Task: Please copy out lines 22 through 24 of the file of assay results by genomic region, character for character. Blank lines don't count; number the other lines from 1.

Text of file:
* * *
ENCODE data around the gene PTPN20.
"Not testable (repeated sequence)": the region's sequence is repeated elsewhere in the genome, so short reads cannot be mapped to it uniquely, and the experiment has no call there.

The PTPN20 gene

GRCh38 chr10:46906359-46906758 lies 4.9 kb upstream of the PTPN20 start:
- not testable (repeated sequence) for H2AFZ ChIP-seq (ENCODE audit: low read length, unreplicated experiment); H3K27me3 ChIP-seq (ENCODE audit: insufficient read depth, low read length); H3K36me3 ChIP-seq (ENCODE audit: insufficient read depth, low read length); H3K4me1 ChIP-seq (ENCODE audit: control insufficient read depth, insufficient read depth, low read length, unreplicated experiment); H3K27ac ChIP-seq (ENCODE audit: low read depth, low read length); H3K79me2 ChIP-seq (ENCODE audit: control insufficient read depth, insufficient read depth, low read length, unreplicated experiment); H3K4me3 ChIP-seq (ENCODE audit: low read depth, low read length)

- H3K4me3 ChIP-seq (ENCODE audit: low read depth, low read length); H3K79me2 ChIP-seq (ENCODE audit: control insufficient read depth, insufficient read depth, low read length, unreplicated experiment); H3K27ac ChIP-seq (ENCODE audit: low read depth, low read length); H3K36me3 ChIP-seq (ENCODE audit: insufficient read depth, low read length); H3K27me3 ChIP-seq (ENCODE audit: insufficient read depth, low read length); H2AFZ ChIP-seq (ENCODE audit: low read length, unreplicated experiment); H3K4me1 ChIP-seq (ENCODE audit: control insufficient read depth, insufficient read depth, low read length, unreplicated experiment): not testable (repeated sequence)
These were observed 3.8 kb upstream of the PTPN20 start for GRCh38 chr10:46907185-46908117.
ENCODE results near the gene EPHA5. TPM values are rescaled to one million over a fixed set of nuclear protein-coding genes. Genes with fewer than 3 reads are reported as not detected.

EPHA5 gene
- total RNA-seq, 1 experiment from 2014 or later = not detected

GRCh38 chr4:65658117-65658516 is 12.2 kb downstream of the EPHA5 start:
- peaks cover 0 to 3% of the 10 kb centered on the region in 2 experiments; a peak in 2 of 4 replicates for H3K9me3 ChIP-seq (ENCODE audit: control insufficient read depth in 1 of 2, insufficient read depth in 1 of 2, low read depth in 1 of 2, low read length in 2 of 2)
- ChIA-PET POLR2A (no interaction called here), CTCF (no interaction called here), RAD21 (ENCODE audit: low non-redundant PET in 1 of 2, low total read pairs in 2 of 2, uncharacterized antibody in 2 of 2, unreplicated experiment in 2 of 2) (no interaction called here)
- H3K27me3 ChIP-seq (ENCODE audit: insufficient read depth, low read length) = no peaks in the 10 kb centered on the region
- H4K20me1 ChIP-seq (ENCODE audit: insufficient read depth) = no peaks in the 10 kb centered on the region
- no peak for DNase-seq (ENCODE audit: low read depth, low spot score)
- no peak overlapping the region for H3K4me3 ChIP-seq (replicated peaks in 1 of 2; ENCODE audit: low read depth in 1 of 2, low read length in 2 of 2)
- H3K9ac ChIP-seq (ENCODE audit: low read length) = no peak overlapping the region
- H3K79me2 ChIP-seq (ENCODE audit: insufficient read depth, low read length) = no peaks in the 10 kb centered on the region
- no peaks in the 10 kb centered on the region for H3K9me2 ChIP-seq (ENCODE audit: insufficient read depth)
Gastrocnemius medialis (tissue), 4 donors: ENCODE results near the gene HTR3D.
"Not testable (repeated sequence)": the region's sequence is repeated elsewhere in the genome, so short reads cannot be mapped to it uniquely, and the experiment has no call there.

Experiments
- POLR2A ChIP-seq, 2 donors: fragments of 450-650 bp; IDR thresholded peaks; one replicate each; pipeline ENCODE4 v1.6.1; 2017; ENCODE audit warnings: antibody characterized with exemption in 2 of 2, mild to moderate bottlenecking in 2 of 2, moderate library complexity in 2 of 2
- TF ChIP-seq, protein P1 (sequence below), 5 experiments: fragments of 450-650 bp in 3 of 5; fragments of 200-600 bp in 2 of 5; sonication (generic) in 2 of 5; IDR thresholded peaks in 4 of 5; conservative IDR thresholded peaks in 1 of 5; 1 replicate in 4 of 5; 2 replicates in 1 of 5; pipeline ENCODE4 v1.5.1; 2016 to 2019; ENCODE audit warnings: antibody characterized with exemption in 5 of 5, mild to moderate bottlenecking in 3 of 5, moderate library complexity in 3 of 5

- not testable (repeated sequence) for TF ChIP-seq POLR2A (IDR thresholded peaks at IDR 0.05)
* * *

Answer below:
"Not testable (repeated sequence)": the region's sequence is repeated elsewhere in the genome, so short reads cannot be mapped to it uniquely, and the experiment has no call there.

Experiments
- POLR2A ChIP-seq, 2 donors: fragments of 450-650 bp; IDR thresholded peaks; one replicate each; pipeline ENCODE4 v1.6.1; 2017; ENCODE audit warnings: antibody characterized with exemption in 2 of 2, mild to moderate bottlenecking in 2 of 2, moderate library complexity in 2 of 2